Rent Eureka (2000)

3.9 of 5 from 74 ratings
3h 30min
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When a bus is violently hijacked in a small Japanese town, only three people survive: the guilt wracked driver Makoto (Koji Yakusho), and young brother and sister, Kozue and Naoki. Two years on, each of them, still traumatised by their ordeal, struggle to reengage with life. But then one day Makoto impulsively buys a bus, and sets off with Kozue and Naoki on a long journey across Japan, which becomes a cathartic odyssey of spiritual self-discovery. Shinji Aoyama's beautifully shot drama is a serene and resonant mediation on the psychological scars wrought upon the victims of terror and violence and of the courage and inner strength they must find to survive.
, , Masaru Miyazaki, , Sayuri Kokushô, , , , , , , , , , Yôko Noma
Shinji Aoyama
Artificial Eye Film Company Ltd.
Japan, Drama
Release Date:
Run Time:
210 minutes
DVD Regions:
Region 2
Aspect Ratio:
Full Screen 1.33:1 / 4:3
Colour and B & W
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Reviews (3) of Eureka

MODERN MASTERPIECE - Eureka review by GF

Spoiler Alert

The above synopsis sums up the plot, but this three hour and twenty eight minute meditation on the value of life, of forgiveness and redemption is much, much more.

The two children and the bus diver who have survived the tragic hijacking of a bus, drift towards each other two years later and end up leaving their small town to travel through Japan to see the ocean.

This is a wonderful and deep movie, full of understated emotion, and dense with passion.

A modern masterpiece of Japanese and world cinema.

1 out of 1 members found this review helpful.

Stunning - Eureka review by FM

Spoiler Alert

Visually stunning, beautifully paced with layer upon layer within the plot as you comprehend more - a really moving film.

I was totally absorbed throughout and recommend you invest 3.5 hours - wonderful

0 out of 0 members found this review helpful.

Disturbing under a placid reflective surface - Eureka review by joannajuki

Spoiler Alert

I couldn't find this film believable, as beautifully atmospheric as it was - the deep emotion and angry passion that we were to accept stepped over the boundaries of civilization.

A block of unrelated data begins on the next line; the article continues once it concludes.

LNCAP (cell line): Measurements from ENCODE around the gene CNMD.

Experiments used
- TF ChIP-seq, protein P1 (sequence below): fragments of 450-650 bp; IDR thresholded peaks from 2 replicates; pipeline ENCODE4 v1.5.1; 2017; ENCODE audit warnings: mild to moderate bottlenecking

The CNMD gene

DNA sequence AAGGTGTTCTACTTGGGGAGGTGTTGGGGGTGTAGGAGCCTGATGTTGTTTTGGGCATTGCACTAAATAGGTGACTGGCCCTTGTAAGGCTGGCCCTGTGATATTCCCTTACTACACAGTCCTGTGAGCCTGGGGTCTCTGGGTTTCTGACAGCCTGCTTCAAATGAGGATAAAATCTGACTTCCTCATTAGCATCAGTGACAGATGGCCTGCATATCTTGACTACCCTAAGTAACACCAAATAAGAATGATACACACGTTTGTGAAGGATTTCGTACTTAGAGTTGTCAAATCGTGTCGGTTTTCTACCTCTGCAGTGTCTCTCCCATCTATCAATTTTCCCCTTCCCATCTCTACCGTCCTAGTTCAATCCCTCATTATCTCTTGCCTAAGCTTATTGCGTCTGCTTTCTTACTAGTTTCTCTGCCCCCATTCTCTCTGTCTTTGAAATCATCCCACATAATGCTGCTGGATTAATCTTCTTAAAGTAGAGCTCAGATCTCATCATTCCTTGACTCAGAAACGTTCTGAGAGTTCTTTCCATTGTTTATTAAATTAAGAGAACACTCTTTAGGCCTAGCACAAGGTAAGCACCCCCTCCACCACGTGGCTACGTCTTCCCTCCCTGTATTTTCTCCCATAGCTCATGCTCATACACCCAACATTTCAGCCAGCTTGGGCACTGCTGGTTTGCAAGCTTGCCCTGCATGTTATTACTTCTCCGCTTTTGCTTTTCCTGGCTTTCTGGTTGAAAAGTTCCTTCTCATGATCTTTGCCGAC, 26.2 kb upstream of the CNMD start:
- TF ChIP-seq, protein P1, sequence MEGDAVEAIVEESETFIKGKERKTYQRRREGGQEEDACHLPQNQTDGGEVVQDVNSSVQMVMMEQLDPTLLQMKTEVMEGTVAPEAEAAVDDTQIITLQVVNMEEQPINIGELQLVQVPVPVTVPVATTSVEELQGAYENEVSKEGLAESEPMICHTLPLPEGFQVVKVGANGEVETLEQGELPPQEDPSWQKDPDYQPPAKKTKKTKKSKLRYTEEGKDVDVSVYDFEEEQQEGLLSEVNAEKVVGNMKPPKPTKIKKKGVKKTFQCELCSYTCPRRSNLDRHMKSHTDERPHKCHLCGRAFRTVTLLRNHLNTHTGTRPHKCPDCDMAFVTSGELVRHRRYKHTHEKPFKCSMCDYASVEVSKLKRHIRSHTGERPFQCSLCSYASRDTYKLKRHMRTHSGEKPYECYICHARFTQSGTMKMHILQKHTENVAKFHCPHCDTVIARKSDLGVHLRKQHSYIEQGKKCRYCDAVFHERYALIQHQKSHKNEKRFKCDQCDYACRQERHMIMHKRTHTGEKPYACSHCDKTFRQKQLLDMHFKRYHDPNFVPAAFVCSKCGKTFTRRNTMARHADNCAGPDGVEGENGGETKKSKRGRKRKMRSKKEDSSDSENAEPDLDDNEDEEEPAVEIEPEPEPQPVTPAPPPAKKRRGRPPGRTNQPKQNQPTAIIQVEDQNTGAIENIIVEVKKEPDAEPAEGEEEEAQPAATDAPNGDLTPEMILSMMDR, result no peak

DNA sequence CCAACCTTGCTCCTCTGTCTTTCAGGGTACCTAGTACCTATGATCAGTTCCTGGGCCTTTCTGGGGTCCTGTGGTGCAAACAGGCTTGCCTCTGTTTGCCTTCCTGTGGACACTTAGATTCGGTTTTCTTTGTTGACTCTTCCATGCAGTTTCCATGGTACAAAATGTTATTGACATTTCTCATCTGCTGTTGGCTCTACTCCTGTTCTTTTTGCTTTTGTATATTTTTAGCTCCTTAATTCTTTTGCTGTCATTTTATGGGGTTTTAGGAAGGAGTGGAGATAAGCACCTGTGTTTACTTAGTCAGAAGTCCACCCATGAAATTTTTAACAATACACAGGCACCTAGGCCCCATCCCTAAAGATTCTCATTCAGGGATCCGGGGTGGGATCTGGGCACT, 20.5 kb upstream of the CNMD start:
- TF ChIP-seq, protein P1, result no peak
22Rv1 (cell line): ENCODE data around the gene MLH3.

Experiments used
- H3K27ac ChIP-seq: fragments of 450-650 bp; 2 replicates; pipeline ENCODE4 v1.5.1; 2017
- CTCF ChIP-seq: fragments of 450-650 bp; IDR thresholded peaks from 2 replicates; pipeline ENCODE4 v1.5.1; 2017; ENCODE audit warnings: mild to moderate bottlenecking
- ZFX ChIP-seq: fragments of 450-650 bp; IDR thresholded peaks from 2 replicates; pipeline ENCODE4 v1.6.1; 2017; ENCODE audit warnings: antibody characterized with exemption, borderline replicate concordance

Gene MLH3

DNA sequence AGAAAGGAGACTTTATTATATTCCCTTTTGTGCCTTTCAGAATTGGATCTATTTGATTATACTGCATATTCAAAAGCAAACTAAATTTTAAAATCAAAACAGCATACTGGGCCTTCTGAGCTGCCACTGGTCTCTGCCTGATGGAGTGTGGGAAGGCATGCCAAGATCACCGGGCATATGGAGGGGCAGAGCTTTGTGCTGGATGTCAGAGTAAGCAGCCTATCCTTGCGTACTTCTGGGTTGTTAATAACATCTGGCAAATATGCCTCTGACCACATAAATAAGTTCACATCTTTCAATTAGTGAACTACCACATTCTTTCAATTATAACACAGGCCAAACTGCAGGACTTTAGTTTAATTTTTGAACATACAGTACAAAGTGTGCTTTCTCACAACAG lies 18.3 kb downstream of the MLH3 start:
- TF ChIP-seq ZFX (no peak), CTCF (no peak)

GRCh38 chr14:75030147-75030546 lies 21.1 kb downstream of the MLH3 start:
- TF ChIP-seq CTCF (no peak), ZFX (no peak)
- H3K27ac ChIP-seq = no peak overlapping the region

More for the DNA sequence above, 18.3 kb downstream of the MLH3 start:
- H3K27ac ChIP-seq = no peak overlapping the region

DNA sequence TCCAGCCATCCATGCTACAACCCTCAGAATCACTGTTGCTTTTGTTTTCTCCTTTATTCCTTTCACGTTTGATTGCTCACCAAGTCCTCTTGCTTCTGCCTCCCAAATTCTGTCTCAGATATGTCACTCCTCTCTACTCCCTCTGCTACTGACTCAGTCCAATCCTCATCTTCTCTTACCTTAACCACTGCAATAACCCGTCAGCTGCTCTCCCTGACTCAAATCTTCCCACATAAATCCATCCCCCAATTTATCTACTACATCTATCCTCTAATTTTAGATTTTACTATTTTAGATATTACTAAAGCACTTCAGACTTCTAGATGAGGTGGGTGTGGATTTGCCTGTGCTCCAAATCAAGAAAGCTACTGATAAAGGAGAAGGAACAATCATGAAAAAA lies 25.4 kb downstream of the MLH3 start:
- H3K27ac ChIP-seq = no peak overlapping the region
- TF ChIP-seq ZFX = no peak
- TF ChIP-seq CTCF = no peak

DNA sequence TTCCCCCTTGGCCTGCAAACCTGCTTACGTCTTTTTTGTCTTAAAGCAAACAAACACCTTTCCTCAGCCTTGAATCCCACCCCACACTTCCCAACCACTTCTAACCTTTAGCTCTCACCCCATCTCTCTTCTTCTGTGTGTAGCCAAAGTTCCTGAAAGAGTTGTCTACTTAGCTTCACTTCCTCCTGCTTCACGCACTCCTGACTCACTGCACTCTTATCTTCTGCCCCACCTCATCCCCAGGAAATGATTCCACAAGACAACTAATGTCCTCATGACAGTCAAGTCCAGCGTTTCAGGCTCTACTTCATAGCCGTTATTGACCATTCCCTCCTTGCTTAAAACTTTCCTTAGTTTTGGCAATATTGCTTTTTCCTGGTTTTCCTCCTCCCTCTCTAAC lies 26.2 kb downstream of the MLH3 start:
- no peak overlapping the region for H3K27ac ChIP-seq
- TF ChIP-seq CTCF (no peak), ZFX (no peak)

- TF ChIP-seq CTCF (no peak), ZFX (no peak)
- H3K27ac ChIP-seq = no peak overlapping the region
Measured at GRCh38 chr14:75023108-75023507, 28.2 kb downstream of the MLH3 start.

Traumatized by the loss of their parents (It is not clear how or when their parents died), and having witnessed a bus-jack in a nearly empty bus where the perpetrator is gunned down in an empty parking lot, two children - a boy and a girl, are left mute and pathologically withdrawn. Like birth twins, they have a telepathic link to each others' feelings, even thoughts, but we don't hear them speak or comfort each other. Instead, most of the film revolves around the gutsy driver of the bus, who brings order, discipline and love to their chaotic home where they are just about surviving together.

Trying to start anew, the driver gets a job as a mechanic and there is attraction between him and a beautiful young woman there - but she is murdered. He's under suspicion and jailed, and it's not made clear how he is cleared.

He's in the cell, tapping on the wall in communication with the next cell. Then he arrives at the home of the twins. The anti-hero also arrives - a snide, arrogant cousin. But the bus driver sweeps them all up in his enthusiasm for going on the run to make a new start, in a very tastefully renovated school bus. There is a beautiful and hopeful scene of their initial exploration of the road.

But weirdly, the next pretty young woman the driver is attracted to, a waitress in a cafe, is also murdered. And when the murderer is revealed, the driver becomes violently but honourably defensive of him.

The auteur seems to be saying that the murder of (pretty female) innocents is a natural reaction, even a correct reaction, to life-threatening trauma to the male. And that self-harm and suicide is the natural reaction of a young girl to the same.

I just can't go with that. It's a little bit No.

0 out of 0 members found this review helpful.

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